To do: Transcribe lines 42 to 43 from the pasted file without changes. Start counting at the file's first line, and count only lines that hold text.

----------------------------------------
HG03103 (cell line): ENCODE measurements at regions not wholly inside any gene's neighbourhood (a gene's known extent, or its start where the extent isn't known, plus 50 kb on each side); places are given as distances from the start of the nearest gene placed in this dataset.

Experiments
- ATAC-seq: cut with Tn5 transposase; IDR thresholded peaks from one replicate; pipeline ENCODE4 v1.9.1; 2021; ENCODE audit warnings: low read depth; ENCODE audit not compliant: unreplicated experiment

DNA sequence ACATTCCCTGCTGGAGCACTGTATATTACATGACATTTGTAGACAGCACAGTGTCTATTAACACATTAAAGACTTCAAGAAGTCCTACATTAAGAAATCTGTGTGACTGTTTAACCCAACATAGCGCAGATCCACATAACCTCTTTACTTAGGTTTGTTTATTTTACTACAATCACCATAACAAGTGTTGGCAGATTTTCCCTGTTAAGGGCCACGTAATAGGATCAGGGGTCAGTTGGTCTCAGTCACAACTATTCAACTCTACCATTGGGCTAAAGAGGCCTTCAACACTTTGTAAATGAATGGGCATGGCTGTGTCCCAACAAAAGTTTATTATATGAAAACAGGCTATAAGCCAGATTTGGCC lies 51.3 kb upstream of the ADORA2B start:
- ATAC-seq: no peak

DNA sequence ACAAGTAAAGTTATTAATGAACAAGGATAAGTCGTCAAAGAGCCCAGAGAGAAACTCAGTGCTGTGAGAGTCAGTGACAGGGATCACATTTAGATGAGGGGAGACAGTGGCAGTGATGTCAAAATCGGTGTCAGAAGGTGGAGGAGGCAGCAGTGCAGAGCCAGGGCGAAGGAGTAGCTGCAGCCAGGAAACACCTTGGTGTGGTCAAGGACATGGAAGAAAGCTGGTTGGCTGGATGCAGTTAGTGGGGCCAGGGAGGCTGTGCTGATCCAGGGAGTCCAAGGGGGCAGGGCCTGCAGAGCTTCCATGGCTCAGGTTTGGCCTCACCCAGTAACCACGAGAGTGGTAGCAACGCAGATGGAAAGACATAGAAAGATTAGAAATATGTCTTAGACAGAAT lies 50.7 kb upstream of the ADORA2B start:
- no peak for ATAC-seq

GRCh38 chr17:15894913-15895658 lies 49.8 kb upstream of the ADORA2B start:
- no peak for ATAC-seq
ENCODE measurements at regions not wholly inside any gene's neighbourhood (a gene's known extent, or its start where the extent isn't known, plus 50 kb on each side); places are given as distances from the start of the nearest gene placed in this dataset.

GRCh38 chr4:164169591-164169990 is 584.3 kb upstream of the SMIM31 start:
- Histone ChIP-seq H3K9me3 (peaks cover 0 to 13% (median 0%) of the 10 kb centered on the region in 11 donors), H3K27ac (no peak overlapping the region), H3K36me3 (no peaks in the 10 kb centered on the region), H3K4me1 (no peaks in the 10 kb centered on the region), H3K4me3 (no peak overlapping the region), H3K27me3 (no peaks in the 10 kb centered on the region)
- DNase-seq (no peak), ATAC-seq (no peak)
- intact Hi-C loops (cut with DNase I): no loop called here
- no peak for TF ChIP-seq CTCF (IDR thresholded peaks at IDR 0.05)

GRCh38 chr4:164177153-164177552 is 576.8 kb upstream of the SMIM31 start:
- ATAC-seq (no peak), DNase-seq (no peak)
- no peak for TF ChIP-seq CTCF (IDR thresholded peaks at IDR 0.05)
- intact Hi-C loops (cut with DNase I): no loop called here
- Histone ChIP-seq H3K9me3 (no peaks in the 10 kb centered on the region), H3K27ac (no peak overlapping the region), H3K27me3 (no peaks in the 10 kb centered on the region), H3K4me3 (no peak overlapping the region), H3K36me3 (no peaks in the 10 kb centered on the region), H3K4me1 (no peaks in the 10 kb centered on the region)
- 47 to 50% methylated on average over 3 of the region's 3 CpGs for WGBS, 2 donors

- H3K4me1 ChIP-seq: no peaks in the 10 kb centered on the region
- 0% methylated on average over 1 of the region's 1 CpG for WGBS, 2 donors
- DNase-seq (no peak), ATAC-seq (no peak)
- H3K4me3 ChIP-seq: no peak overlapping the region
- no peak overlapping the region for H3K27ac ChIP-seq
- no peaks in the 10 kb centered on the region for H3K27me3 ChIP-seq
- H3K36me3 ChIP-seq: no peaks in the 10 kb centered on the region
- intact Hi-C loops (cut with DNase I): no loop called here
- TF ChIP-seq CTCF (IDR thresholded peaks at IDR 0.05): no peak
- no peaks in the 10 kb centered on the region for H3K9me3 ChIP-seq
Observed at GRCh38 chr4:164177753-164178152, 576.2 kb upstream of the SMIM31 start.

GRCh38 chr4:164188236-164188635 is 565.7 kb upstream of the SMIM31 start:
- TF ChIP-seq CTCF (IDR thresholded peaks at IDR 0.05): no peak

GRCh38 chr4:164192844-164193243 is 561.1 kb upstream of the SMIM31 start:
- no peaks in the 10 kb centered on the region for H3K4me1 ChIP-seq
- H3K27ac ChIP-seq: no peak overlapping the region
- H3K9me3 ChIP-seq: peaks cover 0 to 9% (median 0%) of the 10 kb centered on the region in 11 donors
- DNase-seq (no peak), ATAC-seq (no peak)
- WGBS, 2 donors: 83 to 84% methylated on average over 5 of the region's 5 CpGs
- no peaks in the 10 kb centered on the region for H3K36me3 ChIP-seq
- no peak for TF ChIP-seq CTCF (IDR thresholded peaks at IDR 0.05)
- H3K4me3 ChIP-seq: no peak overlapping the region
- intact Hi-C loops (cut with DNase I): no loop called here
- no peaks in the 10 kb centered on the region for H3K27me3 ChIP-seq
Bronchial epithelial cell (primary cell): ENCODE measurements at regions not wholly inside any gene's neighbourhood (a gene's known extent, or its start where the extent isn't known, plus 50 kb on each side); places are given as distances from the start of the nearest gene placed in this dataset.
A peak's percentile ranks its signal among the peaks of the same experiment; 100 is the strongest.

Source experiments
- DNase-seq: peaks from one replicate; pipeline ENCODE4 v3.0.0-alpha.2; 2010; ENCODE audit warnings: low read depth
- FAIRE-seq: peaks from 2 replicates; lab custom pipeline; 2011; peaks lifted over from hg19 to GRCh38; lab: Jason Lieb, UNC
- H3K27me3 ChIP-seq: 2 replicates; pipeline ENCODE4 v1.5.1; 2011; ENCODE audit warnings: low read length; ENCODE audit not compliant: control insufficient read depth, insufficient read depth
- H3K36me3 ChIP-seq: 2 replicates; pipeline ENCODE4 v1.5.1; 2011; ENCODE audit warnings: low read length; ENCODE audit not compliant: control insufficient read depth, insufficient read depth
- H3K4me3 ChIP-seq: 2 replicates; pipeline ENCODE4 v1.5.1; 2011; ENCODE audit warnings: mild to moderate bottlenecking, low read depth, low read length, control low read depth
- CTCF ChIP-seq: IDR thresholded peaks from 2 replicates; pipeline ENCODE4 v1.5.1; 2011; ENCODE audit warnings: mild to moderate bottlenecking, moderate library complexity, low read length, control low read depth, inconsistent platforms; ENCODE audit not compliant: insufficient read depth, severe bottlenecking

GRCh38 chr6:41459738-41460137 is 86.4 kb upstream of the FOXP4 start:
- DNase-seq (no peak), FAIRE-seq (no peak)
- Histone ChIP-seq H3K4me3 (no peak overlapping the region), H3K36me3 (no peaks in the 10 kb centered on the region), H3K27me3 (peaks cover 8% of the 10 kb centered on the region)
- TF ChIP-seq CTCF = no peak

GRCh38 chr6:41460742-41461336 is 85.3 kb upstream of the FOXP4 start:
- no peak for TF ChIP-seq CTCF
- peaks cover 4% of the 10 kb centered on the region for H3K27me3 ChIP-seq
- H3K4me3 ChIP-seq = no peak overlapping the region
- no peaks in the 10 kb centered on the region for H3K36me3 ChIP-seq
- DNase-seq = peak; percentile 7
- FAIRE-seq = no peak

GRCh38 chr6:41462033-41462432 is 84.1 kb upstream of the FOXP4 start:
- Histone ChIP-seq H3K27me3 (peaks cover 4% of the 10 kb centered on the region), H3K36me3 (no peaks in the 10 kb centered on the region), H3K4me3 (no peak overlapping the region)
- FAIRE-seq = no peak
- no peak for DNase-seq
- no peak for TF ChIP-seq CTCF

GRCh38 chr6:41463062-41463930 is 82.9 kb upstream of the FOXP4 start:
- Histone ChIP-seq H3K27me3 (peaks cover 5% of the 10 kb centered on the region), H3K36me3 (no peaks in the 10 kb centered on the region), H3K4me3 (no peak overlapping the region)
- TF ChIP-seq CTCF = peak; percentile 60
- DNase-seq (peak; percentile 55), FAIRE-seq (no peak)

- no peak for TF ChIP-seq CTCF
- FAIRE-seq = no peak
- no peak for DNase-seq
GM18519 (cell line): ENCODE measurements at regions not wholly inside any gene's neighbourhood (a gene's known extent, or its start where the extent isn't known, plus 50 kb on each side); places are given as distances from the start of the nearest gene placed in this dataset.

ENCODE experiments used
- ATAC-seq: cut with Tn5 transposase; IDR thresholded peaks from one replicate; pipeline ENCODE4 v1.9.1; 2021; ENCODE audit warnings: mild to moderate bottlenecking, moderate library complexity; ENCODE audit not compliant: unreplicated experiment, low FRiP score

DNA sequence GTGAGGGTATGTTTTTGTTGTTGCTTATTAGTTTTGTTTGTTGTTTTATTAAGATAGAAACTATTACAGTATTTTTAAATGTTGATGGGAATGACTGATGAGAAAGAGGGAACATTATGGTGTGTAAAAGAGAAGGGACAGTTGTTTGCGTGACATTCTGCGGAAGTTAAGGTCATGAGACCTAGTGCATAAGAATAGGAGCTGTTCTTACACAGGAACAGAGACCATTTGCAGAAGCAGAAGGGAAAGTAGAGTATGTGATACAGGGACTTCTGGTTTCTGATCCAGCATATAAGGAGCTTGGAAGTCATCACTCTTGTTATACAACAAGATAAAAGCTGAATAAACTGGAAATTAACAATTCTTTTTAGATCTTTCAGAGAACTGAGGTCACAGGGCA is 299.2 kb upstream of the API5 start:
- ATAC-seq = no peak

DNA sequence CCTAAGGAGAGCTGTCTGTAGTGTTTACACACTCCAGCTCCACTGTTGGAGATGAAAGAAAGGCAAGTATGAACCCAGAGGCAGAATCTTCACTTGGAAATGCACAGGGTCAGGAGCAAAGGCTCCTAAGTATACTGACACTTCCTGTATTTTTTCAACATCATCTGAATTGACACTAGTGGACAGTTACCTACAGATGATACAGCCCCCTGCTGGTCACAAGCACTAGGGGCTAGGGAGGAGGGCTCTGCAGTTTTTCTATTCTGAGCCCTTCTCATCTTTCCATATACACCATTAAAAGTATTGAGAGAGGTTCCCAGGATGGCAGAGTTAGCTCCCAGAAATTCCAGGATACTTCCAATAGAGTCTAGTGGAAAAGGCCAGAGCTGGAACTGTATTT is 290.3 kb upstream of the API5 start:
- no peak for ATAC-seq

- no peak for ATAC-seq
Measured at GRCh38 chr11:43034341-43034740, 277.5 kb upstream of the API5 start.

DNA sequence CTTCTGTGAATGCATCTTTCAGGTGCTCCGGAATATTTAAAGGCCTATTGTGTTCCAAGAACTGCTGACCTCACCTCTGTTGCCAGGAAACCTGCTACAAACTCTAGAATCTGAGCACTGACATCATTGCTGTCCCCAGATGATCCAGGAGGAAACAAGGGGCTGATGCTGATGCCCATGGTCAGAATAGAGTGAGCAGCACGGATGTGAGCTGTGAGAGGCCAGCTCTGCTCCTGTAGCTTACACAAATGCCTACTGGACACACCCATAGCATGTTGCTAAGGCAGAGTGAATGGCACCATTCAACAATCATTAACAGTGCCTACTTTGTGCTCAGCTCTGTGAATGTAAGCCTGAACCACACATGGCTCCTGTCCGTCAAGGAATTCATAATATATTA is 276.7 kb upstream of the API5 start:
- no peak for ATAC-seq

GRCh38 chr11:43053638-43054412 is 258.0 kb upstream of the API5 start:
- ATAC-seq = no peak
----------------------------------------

- no peak for TF ChIP-seq CTCF (IDR thresholded peaks at IDR 0.05)
- H3K4me3 ChIP-seq: no peak overlapping the region